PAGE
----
The Extent of Public Participation: ICMA Survey Explores Public Engagement and the Tenor of Civic Discourse
Vogel, Robert, Moulder, Evelina, Huggins, Mike, Public Management
* Learn how local government professionals prioritize different types of public participation.
* Learn how Rancho Cordova, California, is guiding online public participation toward an informed, constructive dialog.
Local governments use a variety of strategies and techniques to encourage public involvement in local planning and decision making. The International Association of Public Participation (IAP2) describes public involvement as occurring at five levels ranging from informing all the way to empowering.
In this article, we summarize the responses to ICMA's 2012 State of the Profession Survey, which asked respondents to rate the importance of achieving the five levels of involvement in their communities. The levels are illustrated in a case study of an online public participation project in Rancho Cordova, California. We conclude with a list of questions to help local government managers improve their public participation strategy.
Goals of Public Participation
Previous ICMA surveys examined how local governments share information with residents. The 2012 survey delved more deeply into the nature and purposes of local government public participation efforts.
IAP2 has designed a widely-accepted Spectrum of Public Participation that identifies a range of interactions that a local government can have with its community. Distinguished by increasing levels of direct public involvement and intended outcomes, the IAP2 Spectrum includes the following five types of goals that a government can strive for in its public participation efforts: inform, consult, involve, collaborate, and empower. A number of the 2012 survey questions addressed the perceived importance of these types of public interactions within the local government profession.
Inform: Eighty-five percent of the responding local governments report that it is "important" or "highly important" to provide the public with objective information to assist them in understanding problems/solutions/alternatives.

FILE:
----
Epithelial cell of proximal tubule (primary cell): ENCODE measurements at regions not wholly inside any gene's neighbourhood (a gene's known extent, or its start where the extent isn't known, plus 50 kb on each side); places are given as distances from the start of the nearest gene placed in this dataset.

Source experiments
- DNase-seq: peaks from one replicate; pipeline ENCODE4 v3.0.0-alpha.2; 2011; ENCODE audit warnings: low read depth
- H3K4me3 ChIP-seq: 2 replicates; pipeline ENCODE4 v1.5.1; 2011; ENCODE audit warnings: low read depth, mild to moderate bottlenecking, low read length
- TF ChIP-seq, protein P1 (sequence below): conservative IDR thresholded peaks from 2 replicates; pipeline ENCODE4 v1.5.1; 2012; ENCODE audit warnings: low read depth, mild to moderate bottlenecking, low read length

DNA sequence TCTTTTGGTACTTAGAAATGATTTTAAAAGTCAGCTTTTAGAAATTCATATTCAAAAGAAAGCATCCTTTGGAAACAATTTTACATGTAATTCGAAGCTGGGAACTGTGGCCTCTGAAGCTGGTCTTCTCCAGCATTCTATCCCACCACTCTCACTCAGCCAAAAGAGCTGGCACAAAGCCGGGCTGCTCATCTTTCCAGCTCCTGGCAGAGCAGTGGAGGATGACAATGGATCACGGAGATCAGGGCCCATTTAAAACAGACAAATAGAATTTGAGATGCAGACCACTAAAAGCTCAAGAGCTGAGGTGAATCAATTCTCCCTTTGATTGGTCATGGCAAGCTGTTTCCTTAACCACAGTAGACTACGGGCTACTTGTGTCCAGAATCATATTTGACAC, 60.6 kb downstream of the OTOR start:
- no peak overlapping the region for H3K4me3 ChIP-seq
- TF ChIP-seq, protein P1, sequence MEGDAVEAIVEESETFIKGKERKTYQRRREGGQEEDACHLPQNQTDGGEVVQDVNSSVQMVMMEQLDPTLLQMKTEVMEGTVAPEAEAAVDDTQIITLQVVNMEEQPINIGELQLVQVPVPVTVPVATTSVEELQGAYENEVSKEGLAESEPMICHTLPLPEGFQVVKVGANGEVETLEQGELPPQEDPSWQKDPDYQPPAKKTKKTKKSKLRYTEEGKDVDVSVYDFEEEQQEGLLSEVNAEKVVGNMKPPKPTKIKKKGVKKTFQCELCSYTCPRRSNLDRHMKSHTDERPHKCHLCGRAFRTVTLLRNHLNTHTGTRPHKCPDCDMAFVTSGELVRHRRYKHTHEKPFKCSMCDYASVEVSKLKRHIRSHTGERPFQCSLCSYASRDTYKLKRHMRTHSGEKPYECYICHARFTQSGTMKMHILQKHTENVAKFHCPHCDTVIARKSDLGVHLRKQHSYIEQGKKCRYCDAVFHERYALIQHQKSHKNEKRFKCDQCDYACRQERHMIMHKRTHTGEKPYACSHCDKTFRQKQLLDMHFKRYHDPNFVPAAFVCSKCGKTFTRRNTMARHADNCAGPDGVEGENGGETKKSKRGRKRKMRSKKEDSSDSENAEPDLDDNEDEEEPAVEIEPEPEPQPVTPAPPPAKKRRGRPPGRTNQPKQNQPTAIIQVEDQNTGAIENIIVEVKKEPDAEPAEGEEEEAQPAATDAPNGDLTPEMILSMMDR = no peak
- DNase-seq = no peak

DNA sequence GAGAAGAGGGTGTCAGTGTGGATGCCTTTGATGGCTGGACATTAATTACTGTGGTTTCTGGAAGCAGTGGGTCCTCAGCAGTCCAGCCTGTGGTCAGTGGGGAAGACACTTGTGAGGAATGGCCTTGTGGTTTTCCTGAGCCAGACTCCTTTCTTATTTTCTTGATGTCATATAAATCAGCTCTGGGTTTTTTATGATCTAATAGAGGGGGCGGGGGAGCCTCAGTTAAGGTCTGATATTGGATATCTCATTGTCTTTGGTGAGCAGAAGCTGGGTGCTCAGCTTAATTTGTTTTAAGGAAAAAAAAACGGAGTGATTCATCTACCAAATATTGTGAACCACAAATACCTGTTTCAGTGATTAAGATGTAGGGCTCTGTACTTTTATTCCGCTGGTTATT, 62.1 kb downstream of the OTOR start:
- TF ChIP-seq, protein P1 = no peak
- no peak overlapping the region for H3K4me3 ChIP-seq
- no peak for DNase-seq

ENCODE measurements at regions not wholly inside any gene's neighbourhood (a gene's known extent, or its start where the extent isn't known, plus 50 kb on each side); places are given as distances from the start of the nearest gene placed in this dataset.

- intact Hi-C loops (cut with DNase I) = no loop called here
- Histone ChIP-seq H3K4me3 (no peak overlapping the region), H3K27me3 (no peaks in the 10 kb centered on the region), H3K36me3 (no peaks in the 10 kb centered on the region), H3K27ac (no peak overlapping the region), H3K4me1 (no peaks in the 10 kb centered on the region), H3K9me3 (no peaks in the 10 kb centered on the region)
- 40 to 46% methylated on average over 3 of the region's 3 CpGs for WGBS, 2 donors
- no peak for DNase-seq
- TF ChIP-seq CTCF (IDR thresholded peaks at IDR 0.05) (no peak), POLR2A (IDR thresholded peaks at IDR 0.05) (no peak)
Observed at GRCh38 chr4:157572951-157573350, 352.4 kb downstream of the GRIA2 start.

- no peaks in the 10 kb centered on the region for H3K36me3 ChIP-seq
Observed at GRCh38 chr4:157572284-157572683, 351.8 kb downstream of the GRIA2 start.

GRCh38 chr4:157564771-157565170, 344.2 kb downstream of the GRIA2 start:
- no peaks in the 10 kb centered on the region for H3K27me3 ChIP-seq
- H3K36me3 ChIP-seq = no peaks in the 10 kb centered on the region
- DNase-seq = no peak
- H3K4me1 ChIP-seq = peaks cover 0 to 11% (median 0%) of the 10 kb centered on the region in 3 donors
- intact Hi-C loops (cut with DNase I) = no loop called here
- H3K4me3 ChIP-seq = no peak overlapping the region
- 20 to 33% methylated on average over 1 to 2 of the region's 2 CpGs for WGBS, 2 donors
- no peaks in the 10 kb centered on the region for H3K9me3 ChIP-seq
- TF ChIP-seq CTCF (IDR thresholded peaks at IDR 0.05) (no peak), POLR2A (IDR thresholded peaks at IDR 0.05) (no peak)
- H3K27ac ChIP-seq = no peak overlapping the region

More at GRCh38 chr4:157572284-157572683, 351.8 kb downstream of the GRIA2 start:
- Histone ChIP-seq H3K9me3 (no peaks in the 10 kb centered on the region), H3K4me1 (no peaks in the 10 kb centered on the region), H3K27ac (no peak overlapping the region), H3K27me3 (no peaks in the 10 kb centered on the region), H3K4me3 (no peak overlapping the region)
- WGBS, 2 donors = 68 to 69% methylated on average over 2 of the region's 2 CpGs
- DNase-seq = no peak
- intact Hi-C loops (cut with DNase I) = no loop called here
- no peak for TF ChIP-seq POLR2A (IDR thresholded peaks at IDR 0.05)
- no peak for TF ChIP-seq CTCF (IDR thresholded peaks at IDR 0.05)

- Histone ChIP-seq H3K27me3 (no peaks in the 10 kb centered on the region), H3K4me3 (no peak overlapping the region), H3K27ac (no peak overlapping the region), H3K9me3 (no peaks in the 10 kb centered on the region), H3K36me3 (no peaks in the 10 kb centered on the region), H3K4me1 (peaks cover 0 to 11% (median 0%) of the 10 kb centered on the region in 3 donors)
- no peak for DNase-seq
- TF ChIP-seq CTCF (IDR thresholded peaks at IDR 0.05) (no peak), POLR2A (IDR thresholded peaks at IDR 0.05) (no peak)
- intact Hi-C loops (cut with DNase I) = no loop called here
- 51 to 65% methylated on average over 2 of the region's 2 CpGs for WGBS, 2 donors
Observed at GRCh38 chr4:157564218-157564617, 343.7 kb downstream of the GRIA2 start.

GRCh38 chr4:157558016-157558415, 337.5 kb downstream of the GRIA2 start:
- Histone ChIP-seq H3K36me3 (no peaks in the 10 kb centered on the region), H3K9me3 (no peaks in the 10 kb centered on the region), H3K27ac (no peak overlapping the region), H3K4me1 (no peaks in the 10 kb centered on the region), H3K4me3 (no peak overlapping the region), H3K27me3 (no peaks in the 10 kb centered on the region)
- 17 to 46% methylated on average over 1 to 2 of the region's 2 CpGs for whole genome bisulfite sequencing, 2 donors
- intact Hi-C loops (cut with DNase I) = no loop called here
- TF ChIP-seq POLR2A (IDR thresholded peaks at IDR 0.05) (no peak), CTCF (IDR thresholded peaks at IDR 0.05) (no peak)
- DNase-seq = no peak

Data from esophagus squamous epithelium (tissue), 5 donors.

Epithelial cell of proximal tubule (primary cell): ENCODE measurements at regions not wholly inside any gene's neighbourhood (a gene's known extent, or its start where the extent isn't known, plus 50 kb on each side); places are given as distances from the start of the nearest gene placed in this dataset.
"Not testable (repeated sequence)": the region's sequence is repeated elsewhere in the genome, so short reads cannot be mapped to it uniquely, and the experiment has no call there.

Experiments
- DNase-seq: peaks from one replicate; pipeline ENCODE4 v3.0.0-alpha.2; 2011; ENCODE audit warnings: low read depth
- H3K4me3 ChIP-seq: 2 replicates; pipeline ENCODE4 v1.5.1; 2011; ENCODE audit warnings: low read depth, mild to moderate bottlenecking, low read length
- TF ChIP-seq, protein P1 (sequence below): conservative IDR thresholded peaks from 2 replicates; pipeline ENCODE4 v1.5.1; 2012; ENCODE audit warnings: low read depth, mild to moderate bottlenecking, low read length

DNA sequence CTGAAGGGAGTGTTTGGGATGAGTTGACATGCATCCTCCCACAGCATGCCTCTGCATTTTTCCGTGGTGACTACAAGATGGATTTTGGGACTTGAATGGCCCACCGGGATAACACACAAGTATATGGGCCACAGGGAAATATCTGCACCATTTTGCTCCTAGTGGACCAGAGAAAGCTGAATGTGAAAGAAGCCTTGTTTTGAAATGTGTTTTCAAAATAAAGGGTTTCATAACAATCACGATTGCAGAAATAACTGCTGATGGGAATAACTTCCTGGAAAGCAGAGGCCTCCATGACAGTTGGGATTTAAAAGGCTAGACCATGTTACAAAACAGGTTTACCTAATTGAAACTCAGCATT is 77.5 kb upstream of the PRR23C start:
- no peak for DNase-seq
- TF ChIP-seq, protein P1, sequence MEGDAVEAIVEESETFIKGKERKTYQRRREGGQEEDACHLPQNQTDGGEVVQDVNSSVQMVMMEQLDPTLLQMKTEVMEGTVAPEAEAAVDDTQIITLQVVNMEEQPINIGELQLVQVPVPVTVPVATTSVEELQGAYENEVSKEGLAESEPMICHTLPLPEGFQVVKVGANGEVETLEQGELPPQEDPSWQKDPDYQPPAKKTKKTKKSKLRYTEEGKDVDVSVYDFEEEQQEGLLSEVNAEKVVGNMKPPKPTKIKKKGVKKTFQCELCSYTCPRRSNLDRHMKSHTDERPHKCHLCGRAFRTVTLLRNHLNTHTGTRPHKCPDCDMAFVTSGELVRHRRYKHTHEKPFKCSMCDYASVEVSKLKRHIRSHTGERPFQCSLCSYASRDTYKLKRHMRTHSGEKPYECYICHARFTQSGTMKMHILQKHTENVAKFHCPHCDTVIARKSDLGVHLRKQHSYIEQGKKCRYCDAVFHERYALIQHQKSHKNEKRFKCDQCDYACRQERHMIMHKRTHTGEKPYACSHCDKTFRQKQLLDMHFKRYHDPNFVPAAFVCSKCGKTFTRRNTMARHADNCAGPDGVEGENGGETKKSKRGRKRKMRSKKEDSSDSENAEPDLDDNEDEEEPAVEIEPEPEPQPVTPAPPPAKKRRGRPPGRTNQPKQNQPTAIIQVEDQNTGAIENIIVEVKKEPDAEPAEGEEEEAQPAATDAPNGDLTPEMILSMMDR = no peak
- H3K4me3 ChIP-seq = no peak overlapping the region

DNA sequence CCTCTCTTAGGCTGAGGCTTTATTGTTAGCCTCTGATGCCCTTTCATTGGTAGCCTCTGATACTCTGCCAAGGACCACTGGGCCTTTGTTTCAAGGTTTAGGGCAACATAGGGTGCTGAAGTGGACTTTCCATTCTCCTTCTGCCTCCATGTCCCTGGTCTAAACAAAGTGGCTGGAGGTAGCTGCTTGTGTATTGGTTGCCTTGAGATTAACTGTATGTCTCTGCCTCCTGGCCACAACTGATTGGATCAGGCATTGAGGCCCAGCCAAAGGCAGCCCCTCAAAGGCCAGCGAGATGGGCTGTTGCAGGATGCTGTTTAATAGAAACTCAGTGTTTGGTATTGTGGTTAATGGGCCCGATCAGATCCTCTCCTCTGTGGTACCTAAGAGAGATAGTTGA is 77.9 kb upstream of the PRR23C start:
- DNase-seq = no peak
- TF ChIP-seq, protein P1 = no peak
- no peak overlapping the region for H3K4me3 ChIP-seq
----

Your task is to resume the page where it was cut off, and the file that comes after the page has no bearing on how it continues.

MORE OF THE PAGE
Consult: Seventy-five percent indicate that it is "important" or "highly important" to work directly with the public to ensure that their concerns and aspirations are consistently understood and considered.
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Involve: Some 70 percent report that it is "important" or "highly important" to obtain feedback from the public on analyses of problems, solutions, and alternatives.
Collaborate: The results show that 57 percent of respondents reported that it is "important" or "highly important" to partner with the public in development of alternatives, identification of the preferred solution, and decision making.
Empower: Nineteen percent of respondents indicate that it is "important" or "highly important" to place decision making in the hands of the public.
Being clear about the underlying purpose of the engagement effort as well as the promise it intends to make to the public is essential to the success of any public participation effort. Without objective information and a clearly understood purpose, the public cannot provide meaningful feedback nor can they partner with the local government in developing alternatives, identifying solutions, and making decisions. Unless concerns and aspirations are understood, problems cannot be successfully addressed.
Rancho Cordova: A Case Study
When residents of Rancho Cordova, California (population 67,000), asked their city council to loosen restrictions on raising chickens, the council wanted to first hear from a broad spectrum of residents. Before finalizing their decision, councilmembers wanted to encourage participants to first learn about the issue, then engage in a nuanced discussion without polarizing the community for or against the proposal.
Under the leadership of City Manager Ted Gaebler, the city decided to use the Open Town Hall online public engagement service' to broaden the discussion beyond the few who typically attend in-person meetings. …